Step right up, Step right up! The show is about to begin as we explore the world of the circus and those who made and make a magical place to visit. The tradition of the circus has a long incredible history as we learned from last week, but that history lesson is not over today as I will make it point of how history and even film has influenced the circus.
For months month’s now we have explored the world of the circus and those performers we call freaks, although the term itself it derogatory and should not be used today, this is what they were referred to. I stand by using the terms of those times, but we must always remember these were human beings that should have been treated better but weren’t always. Many of the performers we have profiled lived incredibly sad lives and some lives very exciting lives t a great deal of money for their talents and eccentricities. These performers did not have a lot of options to live a normal life and many times society outcaste them living many no choice but to join a circus or freak show to make a living. Today these people hopefully would be respected and even maybe have a rockstar status for their differences, but society is still a cruel place today.
Can you imagine if the Elephant man existed today? Or Lobster boy or any of the other performers I have profiled here. Its hard to say if society would accept them or run-in fear over their differences. One type of performer that has seemed to have a normal life is “Little People”, where today many little people are incredible performers in film and television like one of my favorite Warwick Davis who has been in multitude of films like Willow and Harry Potter.
There are so many performers that have been forgotten or their stories go untold because of little or no real information other than a picture and some history, but they existed. Some of the so called freaks were not freaks at all, but unusual in their appearance all human beings of course, but its sad that we as society exploited that to make money and bring fame.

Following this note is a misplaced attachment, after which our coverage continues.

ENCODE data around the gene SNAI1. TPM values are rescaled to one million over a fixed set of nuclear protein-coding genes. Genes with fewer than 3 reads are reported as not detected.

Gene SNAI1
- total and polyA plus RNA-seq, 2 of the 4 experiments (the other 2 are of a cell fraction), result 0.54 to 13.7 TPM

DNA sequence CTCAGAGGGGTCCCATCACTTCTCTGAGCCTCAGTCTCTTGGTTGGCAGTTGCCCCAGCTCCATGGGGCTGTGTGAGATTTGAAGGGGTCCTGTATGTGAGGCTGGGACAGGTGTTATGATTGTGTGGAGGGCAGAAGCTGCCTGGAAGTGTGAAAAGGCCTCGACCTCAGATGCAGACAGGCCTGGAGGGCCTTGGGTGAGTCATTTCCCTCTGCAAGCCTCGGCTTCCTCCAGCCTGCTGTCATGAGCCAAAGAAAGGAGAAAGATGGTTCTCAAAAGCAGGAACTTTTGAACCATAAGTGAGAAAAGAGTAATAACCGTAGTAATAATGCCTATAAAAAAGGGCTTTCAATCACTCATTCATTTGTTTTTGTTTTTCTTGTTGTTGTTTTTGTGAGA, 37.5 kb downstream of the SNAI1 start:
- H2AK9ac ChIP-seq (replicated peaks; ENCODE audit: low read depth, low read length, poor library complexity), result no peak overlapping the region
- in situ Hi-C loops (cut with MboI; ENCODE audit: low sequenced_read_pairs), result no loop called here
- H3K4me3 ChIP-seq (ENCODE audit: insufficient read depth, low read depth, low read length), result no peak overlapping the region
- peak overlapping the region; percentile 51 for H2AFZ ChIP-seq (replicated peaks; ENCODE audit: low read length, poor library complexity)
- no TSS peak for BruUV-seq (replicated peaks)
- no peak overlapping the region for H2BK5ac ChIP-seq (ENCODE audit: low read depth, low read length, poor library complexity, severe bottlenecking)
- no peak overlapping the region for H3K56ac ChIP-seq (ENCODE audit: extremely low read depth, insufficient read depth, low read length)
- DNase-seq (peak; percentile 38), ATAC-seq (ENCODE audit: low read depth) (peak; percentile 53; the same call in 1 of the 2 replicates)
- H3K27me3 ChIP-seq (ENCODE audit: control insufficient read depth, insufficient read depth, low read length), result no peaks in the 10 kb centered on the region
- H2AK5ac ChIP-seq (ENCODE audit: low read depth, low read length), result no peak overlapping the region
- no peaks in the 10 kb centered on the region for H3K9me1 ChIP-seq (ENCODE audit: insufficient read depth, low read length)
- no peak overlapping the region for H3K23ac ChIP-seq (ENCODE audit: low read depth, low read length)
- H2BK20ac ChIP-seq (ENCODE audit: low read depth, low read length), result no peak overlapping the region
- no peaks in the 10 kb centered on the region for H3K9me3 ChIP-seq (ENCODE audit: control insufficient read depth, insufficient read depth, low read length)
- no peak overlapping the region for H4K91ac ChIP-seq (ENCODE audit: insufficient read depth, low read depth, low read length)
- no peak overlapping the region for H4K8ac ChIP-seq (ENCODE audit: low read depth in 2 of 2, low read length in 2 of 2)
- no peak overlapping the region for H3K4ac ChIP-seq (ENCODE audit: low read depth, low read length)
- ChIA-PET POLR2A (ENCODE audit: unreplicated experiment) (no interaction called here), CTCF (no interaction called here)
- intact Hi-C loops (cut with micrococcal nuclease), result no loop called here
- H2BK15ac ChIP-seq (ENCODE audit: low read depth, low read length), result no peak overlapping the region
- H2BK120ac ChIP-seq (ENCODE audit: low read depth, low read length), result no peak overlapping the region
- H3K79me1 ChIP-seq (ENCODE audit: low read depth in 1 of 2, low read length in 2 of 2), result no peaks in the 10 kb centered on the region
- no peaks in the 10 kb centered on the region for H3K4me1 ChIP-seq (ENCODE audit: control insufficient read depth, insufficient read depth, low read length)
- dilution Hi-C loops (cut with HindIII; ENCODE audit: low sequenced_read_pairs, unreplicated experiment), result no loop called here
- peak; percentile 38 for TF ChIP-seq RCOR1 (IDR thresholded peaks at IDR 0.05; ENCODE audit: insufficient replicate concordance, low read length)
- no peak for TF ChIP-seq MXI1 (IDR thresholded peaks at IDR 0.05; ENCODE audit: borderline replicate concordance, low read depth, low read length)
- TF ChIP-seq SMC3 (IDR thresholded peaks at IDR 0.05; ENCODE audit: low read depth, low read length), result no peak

Previous Profiles and Stories
Edouard Beaurpre (Worlds Tallest Man)
Series Feature #14 Life in the Circus from Yesterday to Today! – Edouard Beaurpre (Worlds Tallest Man) | Joseph’s Adventures in Writing (josephmeyercreatives.com)
Joseph Merrick (The Elephant Man)
Series Feature #11 Life in the Circus from Yesterday to Today! – Joseph Merrick (The Elephant Man) – Part I | Joseph’s Adventures in Writing (josephmeyercreatives.com)
Series Feature #12 Life in the Circus from Yesterday to Today! – Joseph Merrick (The Elephant Man) – Part II | Joseph’s Adventures in Writing (josephmeyercreatives.com)
Series Feature #13 Life in the Circus from Yesterday to Today! – Joseph Merrick (The Elephant Man) – Part III | Joseph’s Adventures in Writing (josephmeyercreatives.com)
Stephan Bibrowski (Lionel the Lion-faced Man)
Series Feature #10 Life in the Circus from Yesterday to Today! – Stephan Bibrowski (Lionel the Lion-faced Man) | Joseph’s Adventures in Writing (josephmeyercreatives.com)
General Tom Thumb and Admiral Dot
Series Feature #9 – Life in The Circus From Yesterday to Today! – General Tom Thumb and Admiral Dot | Joseph’s Adventures in Writing (josephmeyercreatives.com)
Ohio Bigfoot Lady
Series Feature #8 – Life in The Circus From Yesterday to Today! – Fannie Mills (Ohio Bigfoot Lady) | Joseph’s Adventures in Writing (josephmeyercreatives.com)
Grady Stiles (Lobster Boy)
Series Feature #7 – Life in The Circus From Yesterday to Today! – Grady Stiles Jr.(Lobster Boy) | Joseph’s Adventures in Writing (josephmeyercreatives.com)
The Pinheads Pip/Flip and Schlitizie-
Series Feature #6 – Life in The Circus From Yesterday to Today! – Schlitzie, Pip and Flip (Aka Pinheads) | Joseph’s Adventures in Writing (josephmeyercreatives.com)
Myrtle Corbin (The Four Legged Girl)
Series Feature #5 – Life in The Circus From Yesterday to Today! – Myrtle Corbin (The Four Legged Girl) | Joseph’s Adventures in Writing (josephmeyercreatives.com)
Koo-Koo the Bird Girl
Series Feature #4 – Life in The Circus From Yesterday to Today! – Koo-Koo the Bird Girl (Minnie Woolsey and Elizabeth Green) | Joseph’s Adventures in Writing (josephmeyercreatives.com)
The Siamese Twins –
The next set of performers that I found in my discovery included the Muse brothers, two black albino brothers from Roanoke, Virginia. These brothers were initially exploited and then later hailed for your unintentional role in civil rights.
Their Story Begins